Get real
Philippine Daily Inquirer, 10 March 2012


It must be puzzling to the uninitiated that despite its documented poor performance in the 2010 elections and the resulting complaints against it by those advocating clean, honest elections, etc., Smartmatic remains the Commission on Elections’ choice (with Commissioner Gus Lagman being the sole dissenter) as technologypartner/provider in its election activities.

It must be equally puzzling to the uninitiated that despite the fact that Gus Lagman is the only member of the Comelec who has IT expertise, not to mention long experience and commitment in keeping elections clean and honest, his suggestions and recommendations keep getting shunted aside.

Only consider:

Smartmatic’s performance in the 2010 elections has been criticized by many. Start with the report of the House committee on suffrage, of which its then chair, Rep. Teddy Locsin, recommended a return to manual processes unless the shortcomings of the automated system were plugged (they haven’t been). Then there is most of the IT community—e.g., the Philippine Computer Society—which went as far as filing criminal and administrative cases against the Comelec, Smartmatic et al. with the Office of the Ombudsman (no response).

Add to that civil society organizations like Namfrel, Lente and CenPeg, and concerned individuals (e.g., my husband, former Comelec Chair Christian Monsod, who delivered what was generally considered an excellent Jaime Ongpin Memorial Lecture on the topic). Even the Comelec Advisory Council (CAC) was critical—and recommended that Smartmatic be penalized for its shortcomings and that its Precinct Count Optical Scan (PCOS) machines not be purchased.

The only organization which continues to think that Smartmatic did a good job is the PPCRV (Parish Pastoral Council for Responsible Voting), whose performance regarding the Random Manual Audit was markedly less than stellar.

The irony is that Smartmatic’s defense has always been that it was only following the Comelec’s orders, thus laying full blame on the poll body (with nary an objection from the latter). Which, in the literal sense, is true, because the Comelec is in charge of elections. Except that it was clear to everyone that the Comelec, with very little in-house capability/expertise on automation, leaned heavily on Smartmatic’s advice, and was markedly partial to it.

An exaggeration? Judge for yourself: Over and above the PCOS contract, which cost about P7.2  billion, Smartmatic was awarded another—this time negotiated—contract (possibly others) for P1.1 billion consisting of P376 million to supply ballot boxes and P700 million for the deployment of ballot boxes and official ballots. Had there been bidding, Smartmatic would not have qualified, having had no experience in these tasks.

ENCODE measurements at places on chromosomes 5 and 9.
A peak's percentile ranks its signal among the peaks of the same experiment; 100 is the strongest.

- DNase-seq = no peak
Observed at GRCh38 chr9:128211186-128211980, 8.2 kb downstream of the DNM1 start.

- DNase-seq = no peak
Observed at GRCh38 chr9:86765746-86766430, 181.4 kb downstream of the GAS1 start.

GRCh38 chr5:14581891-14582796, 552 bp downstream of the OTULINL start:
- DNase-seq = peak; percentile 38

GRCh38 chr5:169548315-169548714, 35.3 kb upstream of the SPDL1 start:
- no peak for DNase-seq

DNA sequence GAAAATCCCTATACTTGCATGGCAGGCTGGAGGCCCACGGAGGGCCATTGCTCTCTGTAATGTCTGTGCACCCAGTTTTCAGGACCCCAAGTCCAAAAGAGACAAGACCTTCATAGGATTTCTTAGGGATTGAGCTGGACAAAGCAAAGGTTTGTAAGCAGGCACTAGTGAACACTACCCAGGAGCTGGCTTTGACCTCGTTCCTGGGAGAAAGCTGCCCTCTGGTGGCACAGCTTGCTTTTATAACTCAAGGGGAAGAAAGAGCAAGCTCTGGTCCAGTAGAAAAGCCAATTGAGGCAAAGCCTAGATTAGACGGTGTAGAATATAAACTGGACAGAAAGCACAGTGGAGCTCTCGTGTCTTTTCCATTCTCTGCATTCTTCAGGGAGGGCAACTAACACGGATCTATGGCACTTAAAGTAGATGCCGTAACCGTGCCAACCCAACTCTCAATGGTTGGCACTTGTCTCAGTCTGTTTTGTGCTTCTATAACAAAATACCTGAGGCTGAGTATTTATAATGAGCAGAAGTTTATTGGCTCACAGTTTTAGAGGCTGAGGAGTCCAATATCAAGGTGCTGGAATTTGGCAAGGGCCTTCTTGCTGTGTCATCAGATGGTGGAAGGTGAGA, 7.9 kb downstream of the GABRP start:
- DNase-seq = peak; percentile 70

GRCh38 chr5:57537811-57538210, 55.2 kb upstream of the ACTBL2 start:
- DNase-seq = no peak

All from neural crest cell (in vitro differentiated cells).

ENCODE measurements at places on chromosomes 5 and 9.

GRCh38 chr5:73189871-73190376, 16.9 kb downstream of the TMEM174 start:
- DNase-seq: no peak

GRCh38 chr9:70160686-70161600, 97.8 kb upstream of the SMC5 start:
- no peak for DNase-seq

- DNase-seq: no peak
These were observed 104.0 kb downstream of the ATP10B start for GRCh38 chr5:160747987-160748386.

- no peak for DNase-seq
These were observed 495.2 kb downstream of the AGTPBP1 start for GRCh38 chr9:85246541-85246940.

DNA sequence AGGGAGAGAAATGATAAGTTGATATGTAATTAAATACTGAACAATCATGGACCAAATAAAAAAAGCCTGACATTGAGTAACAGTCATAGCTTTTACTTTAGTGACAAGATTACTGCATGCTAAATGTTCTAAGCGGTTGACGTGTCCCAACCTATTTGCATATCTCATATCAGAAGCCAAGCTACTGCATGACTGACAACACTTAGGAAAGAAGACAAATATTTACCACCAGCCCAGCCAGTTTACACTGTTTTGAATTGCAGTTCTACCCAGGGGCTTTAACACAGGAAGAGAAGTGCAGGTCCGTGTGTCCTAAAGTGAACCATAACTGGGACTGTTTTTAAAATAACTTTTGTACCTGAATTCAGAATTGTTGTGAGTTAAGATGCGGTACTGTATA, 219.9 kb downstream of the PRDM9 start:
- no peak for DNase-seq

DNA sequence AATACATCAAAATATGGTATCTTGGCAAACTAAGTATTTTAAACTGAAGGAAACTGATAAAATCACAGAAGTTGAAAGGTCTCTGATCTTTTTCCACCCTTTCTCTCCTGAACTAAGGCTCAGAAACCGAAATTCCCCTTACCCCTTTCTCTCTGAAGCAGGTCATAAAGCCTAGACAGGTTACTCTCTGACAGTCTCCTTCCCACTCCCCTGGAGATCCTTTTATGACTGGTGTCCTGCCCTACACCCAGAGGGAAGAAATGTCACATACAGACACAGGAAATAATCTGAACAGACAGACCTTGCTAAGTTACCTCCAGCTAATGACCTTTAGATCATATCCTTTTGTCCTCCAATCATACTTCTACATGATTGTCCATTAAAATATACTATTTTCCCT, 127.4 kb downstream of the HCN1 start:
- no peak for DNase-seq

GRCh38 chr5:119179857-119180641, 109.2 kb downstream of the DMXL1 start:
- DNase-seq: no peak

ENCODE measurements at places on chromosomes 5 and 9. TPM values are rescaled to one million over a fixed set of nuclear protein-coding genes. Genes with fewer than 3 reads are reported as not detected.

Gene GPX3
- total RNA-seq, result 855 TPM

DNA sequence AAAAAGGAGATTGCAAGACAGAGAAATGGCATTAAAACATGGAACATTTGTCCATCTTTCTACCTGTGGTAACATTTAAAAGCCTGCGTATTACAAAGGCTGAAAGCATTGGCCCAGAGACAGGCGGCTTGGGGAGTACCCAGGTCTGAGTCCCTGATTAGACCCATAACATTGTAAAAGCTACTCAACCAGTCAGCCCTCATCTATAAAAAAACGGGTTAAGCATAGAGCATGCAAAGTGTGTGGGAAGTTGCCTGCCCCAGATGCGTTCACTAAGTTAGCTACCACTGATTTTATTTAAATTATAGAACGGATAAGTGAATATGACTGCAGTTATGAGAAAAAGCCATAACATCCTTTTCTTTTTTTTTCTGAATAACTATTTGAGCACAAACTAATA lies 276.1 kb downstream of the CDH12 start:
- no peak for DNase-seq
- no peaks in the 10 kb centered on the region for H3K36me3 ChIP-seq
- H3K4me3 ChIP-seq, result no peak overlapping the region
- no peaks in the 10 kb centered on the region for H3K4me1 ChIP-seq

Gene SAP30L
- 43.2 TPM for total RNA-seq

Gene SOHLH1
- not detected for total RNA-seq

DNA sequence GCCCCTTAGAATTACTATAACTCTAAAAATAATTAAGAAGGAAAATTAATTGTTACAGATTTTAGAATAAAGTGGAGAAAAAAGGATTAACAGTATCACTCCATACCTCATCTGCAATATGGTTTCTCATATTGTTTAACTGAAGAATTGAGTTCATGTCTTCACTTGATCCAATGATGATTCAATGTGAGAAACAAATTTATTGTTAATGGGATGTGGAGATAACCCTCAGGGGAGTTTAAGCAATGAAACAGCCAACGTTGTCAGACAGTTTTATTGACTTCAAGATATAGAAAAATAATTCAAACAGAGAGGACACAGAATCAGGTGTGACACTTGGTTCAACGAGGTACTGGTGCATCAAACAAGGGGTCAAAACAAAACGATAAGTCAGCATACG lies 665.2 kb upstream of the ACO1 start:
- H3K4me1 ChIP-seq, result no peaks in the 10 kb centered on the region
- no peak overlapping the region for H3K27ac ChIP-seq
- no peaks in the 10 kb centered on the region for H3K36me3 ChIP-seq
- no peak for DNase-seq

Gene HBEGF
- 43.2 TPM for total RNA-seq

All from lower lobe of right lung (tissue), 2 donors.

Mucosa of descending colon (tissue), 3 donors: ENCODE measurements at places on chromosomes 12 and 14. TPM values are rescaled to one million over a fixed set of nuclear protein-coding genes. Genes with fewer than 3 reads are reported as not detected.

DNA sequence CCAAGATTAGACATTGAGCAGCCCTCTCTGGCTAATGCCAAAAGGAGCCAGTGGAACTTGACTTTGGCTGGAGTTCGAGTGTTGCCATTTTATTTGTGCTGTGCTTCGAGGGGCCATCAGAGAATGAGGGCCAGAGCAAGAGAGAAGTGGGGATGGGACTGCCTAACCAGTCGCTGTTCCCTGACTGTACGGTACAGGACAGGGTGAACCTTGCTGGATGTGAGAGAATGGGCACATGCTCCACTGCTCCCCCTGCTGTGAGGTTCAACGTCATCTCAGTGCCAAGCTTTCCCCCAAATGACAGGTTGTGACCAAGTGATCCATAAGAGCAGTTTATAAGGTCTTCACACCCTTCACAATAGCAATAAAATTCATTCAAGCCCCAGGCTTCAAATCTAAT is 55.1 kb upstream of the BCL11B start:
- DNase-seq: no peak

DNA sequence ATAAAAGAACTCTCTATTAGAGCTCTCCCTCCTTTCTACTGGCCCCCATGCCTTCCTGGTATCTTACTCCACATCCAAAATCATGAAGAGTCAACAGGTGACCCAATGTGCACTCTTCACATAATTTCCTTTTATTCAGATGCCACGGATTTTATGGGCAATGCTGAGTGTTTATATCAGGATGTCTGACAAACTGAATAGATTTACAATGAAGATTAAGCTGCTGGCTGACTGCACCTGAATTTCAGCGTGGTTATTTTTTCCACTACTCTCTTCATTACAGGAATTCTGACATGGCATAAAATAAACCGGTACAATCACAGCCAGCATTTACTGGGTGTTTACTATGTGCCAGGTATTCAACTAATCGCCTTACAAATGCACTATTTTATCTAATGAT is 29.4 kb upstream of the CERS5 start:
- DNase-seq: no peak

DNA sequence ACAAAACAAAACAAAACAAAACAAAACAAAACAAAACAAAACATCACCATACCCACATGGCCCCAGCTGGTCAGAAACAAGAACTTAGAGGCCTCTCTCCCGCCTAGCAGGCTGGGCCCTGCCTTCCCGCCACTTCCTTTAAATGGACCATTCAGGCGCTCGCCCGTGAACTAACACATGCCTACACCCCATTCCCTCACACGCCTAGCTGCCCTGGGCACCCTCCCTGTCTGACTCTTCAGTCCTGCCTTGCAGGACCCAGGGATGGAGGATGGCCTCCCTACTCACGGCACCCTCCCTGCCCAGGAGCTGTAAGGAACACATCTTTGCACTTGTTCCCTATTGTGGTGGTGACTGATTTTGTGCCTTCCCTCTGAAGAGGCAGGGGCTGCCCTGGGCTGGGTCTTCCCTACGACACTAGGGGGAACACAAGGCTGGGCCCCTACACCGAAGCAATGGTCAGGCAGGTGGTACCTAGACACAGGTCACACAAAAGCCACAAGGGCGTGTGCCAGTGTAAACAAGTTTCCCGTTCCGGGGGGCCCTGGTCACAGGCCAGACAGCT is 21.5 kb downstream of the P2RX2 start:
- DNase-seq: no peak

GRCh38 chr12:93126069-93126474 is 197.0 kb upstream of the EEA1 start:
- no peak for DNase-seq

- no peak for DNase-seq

What’s wrong with P1.1 billion? Compare this with the cost incurred by the Comelec for deploying ballot boxes and official ballots in the barangay elections five months later: around P200 million. Why should it cost so much more when done by Smartmatic (which just turned around and subcontracted them) than when done by the Comelec? Even more basic, why was it given to Smartmatic at all?  The reason given—pressure of time—doesn’t fly. It is unbelievable that the Comelec would have forgotten, until the last two minutes, that ballot boxes had to be ordered and deployed.

The reader may point out that one swallow does not a summer make. How about this? Despite those charges and recommendations against Smartmatic, the Comelec—not the Melo Comelec, but the Brillantes Comelec—still decided that it would use Smartmatic and its PCOS machines for the then upcoming ARMM elections in 2011, for P880 million—P130 million for the purchase of 4,000 PCOS machines and P750 million for “technology-related services.”

This is the situation that Gus Lagman found when he joined the Comelec as commissioner. Gus, an IT expert who headed Namfrel Quick Count since its inception, was horrified, probably not only because Smartmatic was still going to be involved in elections after its many booboos, but also because it was getting a contract at very favorable expenditure ratios: With about 1 million voters, the Comelec would be paying Smartmatic about P880 for every voter in the ARMM. That is six times what the Comelec paid Smartmatic (P7.2 billion for 50 million voters) for similar services in 2010.

Naturally, Gus, now the resident Comelec IT expert, opposed it—but he lost by a vote of 6-1 (there are seven Comelec commissioners). It may have been a blessing in disguise that the ARMM elections were postponed.

That was the first defeat Gus suffered in the Comelec. Another was the Consolidation and Canvassing System (CCS), which had been outsourced to the vendor for the 2008 ARMM elections and the 2010 automated elections.  Gus asked the Comelec’s IT department if they could develop their own CCS, and the answer was an emphatic yes.

The project was completed on time, for P1 million. How much did Smartmatic charge for its CCS? P58 million. One would have thought that the in-house project would have been accepted with open arms. And one would have been wrong. Ironically, the PPCRV representative in the CAC (former Commissioner Gregorio Larrazabal, who worked hand in glove with Smartmatic) posed strong objections, saying that the technology was untried (a ridiculous comment, because the technology is nothing but laptops, PCs, servers and standard communication facilities). And again, apparently, Gus’ colleagues turned Gus’ project down.

Puzzles for the uninitiated. But to those in the know, the situation is crystal-clear.